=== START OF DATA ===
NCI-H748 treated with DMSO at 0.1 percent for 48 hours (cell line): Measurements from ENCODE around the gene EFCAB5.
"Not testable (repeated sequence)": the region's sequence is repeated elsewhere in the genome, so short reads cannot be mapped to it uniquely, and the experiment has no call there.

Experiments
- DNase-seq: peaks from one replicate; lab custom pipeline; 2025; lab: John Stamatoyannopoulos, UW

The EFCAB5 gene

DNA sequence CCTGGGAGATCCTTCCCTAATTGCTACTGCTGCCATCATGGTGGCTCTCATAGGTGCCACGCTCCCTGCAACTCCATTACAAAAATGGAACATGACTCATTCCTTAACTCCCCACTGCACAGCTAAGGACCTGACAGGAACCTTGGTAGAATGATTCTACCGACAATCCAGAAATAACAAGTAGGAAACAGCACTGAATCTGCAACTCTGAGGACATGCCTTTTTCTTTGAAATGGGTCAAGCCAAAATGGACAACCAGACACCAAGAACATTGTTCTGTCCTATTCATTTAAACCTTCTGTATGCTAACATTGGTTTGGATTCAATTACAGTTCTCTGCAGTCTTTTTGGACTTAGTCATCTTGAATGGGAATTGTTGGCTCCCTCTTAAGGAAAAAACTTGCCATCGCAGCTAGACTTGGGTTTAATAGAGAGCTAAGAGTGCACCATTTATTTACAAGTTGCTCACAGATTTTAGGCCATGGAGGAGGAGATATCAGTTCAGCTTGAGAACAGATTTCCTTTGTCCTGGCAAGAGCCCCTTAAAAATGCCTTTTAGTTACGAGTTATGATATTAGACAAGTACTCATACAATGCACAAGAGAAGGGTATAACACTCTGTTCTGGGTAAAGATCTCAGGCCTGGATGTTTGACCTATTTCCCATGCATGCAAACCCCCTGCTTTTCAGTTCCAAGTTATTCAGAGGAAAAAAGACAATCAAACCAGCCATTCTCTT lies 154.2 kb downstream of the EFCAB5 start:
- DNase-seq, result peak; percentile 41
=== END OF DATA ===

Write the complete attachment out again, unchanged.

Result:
NCI-H748 treated with DMSO at 0.1 percent for 48 hours (cell line): Measurements from ENCODE around the gene EFCAB5.
"Not testable (repeated sequence)": the region's sequence is repeated elsewhere in the genome, so short reads cannot be mapped to it uniquely, and the experiment has no call there.

Experiments
- DNase-seq: peaks from one replicate; lab custom pipeline; 2025; lab: John Stamatoyannopoulos, UW

The EFCAB5 gene

DNA sequence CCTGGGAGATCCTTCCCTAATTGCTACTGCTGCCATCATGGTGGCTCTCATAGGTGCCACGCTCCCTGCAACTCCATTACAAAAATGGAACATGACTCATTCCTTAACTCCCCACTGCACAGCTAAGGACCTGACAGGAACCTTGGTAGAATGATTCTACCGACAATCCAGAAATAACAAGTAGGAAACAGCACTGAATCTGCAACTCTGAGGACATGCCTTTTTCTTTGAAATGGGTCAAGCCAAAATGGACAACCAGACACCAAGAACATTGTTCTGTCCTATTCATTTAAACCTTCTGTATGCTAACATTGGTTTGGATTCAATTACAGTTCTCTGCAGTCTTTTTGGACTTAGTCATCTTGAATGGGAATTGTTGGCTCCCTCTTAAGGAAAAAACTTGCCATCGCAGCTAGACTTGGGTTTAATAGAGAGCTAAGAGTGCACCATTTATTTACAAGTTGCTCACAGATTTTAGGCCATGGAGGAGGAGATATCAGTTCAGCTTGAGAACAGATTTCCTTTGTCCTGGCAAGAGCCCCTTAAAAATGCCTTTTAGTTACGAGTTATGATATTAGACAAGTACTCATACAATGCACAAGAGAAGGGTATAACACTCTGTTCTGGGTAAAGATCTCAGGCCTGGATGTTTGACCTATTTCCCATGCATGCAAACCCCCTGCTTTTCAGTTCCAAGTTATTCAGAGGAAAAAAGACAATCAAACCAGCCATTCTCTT lies 154.2 kb downstream of the EFCAB5 start:
- DNase-seq, result peak; percentile 41